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Sep 30, 2014

The Nose Tree ~ An IEW Review

The Institute for Excellence in Writing (IEW) was started to help students develop listening, speaking, reading, writing, and thinking skills.  IEW uses a program created by primary schoolteacher Mrs. Anna Ingham in the first half of the 20th century.  In the 1970's, her nephew Dr. James B. Webster adapted Mrs. Ingham's lessons for older students and began to teach other instructors in her methods.  Mr. Andrew Pudewa was one of those instructors and brought this method to the United States.  I recently received IEW's Fix It! Grammar books, Fix It! Grammar: The Nose Tree [Book 1] (Teacher's Manual) and Fix It! Grammar: The Nose Tree [Book 1] (Student Book), for review.

Fix It! Grammar Review

Fix It! Grammar was written by Pamela White.  Mrs. White also teaches for IEW.  There are six levels of Fix it! Grammar.
  1. The Nose Tree, which I will be talking about, and
  2.  Robin Hood
  3. Frog Prince, or Just Deserts
  4. Little Mermaid
  5. Chanticleer
  6. Sir Gawain and the Green Knight 
The Teacher's Manual and Student Book are durable soft-cover with a spiral binding.  The student book can be downloaded as well.  Which brings me to the incredibly generous copyright policy which you can see in the image below.  IEW knows, acknowledges, and meets the needs of the homeschooling family and community.  Amazing.

The student book consists of the lessons, a grammar glossary, grammar review cards, and a certificate of completion. The Nose Tree begins very basically with nouns, homophones, end marks, and paragraph indentation.  By the end of the 33 weeks of lessons, the student will have a good working knowledge of basic grammar.  There are lessons in capitalization, contractions, clauses, and more with regular review weeks throughout.

This compulsive mama gave the cards to the boys to cut out.  You have to let go at some point and say, "Fly little birds.  Here are the scissors.  Please don't ruin our cards."  When I looked at some, I was going nuts and wanted to trim them all when I noticed they don't line up on both sides.  Fix It! Grammar's one, tiny flaw.  *smile*  I put two envelopes in the front of Malachi's notebook.  One holds the cards we have used or are introducing and one holds the rest for future use.

I love the look of the pages with plenty of white space for marking corrections.  That fact alone helps Malachi remain more focused on what he is doing and where he should be doing it.  Ahem.  "Should be."   There really is more space than there appears here.  Mal just writes really large letters.

And he flat out refuses to cross out homophones with a line.  Once he started X-ing, he continues X-ing.   My stubborn boy.  Each day consists of editing just *one* sentence.  No one needs to get bogged down, feeling overwhelmed.  Very few students can't correct one sentence, look up one word in the dictionary, and rewrite one corrected sentence.

The lessons begin with a page highlighting the week ahead.  There is an explanation of the new grammar topic with examples and a reminder to pull out the applicable grammar card.  This is followed by the basic instruction that remains pretty much the same each week.  Read the sentence, look up the vocabulary word(s), fix the sentence, and rewrite it.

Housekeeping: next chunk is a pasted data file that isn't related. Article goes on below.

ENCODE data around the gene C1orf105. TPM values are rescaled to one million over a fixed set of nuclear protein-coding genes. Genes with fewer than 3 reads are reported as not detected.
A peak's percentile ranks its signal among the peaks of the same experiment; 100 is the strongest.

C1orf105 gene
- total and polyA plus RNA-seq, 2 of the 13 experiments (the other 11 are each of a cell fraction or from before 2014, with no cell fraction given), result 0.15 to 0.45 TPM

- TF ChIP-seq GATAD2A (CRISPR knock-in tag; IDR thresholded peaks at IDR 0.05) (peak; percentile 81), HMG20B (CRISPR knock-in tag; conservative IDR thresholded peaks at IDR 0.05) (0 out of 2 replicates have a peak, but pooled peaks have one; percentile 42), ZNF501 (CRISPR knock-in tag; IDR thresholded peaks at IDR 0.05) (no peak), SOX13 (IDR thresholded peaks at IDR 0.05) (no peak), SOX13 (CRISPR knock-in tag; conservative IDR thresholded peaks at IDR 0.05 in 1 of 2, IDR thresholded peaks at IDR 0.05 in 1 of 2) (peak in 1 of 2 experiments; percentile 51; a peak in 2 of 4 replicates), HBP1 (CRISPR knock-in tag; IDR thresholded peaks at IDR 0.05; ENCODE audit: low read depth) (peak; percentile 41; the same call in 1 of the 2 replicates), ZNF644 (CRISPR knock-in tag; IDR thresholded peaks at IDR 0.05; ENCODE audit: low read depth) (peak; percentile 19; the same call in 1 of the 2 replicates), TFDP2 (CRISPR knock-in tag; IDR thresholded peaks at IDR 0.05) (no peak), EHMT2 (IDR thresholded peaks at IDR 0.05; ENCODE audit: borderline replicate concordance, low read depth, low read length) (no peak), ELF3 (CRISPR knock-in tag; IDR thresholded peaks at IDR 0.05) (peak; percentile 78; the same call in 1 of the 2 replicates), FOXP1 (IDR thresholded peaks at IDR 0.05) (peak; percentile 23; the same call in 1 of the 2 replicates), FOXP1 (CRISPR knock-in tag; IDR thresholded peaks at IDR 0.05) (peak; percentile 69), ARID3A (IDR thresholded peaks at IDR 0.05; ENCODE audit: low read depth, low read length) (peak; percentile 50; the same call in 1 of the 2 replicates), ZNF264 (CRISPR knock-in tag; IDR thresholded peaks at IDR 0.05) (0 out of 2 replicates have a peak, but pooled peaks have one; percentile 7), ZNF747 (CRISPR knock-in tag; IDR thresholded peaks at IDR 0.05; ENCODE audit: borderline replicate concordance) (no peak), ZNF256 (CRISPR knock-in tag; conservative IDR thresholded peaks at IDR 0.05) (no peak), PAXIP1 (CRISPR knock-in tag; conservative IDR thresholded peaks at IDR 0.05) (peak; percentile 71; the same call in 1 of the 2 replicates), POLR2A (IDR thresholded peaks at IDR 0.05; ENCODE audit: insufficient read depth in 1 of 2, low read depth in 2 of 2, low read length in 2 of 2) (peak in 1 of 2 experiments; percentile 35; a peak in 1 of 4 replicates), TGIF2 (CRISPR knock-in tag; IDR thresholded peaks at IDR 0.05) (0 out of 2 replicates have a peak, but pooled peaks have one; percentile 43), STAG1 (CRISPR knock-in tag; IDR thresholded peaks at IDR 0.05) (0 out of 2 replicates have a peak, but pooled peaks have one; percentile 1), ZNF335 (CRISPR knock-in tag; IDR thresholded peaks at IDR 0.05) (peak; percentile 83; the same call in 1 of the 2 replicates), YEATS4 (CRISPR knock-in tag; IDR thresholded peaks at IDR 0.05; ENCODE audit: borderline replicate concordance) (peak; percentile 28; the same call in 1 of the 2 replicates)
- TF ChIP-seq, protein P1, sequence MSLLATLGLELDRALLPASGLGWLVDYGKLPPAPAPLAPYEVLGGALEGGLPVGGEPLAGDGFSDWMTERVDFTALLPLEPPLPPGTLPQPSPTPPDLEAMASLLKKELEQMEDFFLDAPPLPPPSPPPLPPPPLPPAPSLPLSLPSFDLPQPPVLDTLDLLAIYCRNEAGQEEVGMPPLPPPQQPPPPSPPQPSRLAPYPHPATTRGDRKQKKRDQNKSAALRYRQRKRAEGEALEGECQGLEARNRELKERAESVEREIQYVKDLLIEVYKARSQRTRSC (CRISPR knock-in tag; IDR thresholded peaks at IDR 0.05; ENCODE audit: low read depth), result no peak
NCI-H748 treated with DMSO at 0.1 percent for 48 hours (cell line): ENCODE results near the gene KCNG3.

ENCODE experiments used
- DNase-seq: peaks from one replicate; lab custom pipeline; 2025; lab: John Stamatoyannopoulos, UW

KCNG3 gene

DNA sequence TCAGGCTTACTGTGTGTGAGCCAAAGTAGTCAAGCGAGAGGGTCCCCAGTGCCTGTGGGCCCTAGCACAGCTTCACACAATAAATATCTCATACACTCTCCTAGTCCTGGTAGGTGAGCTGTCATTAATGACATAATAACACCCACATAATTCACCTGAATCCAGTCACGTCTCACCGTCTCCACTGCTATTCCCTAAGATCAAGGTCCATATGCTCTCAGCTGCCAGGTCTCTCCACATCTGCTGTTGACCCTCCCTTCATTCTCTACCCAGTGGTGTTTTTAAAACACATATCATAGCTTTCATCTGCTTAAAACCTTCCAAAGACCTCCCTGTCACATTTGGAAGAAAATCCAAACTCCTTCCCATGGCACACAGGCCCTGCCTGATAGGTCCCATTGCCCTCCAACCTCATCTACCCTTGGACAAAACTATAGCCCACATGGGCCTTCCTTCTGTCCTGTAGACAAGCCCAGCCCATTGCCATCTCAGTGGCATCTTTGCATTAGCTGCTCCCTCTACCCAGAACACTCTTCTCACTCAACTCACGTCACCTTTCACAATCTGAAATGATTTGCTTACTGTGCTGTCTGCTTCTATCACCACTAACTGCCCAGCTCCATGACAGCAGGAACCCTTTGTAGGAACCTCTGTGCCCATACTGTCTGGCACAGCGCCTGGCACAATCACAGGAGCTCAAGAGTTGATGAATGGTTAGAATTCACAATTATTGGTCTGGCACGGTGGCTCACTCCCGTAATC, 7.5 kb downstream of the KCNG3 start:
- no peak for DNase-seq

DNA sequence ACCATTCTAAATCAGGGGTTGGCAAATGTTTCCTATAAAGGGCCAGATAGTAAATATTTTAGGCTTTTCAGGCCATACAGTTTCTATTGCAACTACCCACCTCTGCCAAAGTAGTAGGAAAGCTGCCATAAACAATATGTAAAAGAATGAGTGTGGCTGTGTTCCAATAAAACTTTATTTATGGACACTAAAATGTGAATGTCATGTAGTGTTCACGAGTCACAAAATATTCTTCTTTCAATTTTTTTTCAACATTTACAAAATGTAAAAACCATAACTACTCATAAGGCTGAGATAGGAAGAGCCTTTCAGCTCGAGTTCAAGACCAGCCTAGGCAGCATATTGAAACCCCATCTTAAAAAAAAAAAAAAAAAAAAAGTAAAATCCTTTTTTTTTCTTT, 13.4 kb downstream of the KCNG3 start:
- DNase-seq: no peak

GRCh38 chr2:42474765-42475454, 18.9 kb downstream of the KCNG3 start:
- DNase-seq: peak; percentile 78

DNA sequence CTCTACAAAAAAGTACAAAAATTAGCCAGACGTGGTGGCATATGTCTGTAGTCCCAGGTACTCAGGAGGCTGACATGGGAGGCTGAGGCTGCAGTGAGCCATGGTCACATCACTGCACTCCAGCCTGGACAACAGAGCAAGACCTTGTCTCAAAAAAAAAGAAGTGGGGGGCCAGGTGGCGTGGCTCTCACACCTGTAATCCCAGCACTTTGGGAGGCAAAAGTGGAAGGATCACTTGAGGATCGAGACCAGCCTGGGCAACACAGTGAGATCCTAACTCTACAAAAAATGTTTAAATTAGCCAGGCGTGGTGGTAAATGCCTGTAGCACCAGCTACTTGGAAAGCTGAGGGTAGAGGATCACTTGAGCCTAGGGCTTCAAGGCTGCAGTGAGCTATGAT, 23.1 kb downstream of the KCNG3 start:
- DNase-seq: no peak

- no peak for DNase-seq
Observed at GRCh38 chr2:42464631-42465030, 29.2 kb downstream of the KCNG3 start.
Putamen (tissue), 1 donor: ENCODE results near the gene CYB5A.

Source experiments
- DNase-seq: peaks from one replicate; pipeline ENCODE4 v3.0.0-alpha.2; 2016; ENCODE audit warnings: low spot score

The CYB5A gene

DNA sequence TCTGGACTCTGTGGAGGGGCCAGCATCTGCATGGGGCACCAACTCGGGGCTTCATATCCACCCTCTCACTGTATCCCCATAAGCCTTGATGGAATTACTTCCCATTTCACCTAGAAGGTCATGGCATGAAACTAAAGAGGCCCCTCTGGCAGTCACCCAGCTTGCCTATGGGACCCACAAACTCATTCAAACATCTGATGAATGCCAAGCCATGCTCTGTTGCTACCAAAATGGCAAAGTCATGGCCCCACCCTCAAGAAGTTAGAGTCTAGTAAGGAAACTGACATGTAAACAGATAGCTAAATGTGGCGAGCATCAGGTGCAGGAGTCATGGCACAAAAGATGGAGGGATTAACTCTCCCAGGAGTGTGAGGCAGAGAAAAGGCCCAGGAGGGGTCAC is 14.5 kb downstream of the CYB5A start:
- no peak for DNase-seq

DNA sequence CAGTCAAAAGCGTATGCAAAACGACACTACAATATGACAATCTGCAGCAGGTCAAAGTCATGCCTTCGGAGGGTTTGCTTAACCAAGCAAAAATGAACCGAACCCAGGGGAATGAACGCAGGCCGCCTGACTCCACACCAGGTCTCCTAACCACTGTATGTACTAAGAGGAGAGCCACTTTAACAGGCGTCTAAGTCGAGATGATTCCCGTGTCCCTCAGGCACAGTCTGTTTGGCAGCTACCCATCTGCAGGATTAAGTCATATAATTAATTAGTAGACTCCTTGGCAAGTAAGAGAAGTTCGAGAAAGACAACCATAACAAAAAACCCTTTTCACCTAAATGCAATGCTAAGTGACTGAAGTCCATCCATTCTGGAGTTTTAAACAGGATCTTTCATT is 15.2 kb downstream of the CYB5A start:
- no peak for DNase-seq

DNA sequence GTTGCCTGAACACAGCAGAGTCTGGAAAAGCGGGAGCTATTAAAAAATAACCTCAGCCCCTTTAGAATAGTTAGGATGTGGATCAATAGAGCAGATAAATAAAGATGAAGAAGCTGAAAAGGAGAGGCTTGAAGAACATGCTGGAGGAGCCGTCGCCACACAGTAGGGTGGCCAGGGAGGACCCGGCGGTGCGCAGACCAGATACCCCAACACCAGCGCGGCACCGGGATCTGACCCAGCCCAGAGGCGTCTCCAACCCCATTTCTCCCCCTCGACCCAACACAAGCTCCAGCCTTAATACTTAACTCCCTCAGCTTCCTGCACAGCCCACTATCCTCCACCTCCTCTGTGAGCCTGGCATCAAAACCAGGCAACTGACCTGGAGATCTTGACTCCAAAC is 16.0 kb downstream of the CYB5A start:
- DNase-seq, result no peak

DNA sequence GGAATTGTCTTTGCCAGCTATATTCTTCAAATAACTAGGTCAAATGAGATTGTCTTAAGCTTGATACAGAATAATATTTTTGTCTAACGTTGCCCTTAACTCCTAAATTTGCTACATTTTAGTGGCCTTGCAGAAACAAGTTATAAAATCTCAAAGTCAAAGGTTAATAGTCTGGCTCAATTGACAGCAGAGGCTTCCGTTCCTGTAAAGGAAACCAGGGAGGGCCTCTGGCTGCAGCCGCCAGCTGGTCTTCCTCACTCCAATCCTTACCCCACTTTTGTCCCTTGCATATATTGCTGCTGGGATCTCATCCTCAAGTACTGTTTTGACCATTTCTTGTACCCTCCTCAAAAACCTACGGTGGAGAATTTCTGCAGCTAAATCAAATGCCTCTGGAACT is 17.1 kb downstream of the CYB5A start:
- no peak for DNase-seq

First, Mal reads the sentence out loud.  He then decides on the end mark and locates the parts of speech we are working on or reviewing.  So far, we've covered nouns, articles, pronouns, quotation marks, and homophones.  Next, he determines what word to look up in the dictionary.  It's the bolded word or phrase in the sentence.  After looking it up, he writes it in his personal dictionary.  Then, he turns to the back of his notebook and rewrites the edited sentence.

His dictionary is a children's dictionary which was also chosen because there is plenty of white space and a couple of pictures on most pages.  That means that occasionally, one of the words or phrases he needs to look for isn't found in that book.  The Teacher's Manual contains a definition for all of these words.  All the answers are right there as well as plenty of teacher's notes and comments directed at "grammar lovers" intended to clarify anything that is considered too advanced for your Nose Tree reader.  The TM also has the scope and sequence listed for each of the 33 weeks and a grammar glossary.

With purchase of the Teacher's Manual, you will have access to a download of the Student Book and two helpful audios.

The Nose Tree Teacher's Manual costs $19.
The Nose Tree printed Student Book costs $15.

Even though IEW clearly states The Nose Tree is for grades 3 through 12, I like to teach the boys as much as I can at the same time.  With the unforeseen dictionary sharing hassle, I decided to have one boy look up all four words at once while one boy rewrote the four sentences that day, and one day to correct all four sentences.  This took only three days instead of four.  Three VERY long days.  It only took one week of that to realize that was a bad idea.  It was a horrible idea, actually.  I tried Xav on The Nose Tree for two weeks before I finally admitted it was just too much for him.   If it ain't broke, applies to a certain grammar program, too.  We're back to using it as intended with Malachi only.

Interested in IEW, but not sure where to start?  Go to IEW's decision tree
Interested in Fix It! Grammar?  Take the placement test.  Which, by the way, left me completely in over my head in moments. 
Learn more by watching this Fix It! Grammar webinar.

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See more reviews of The Nose Tree as well as most of the other books in the series.

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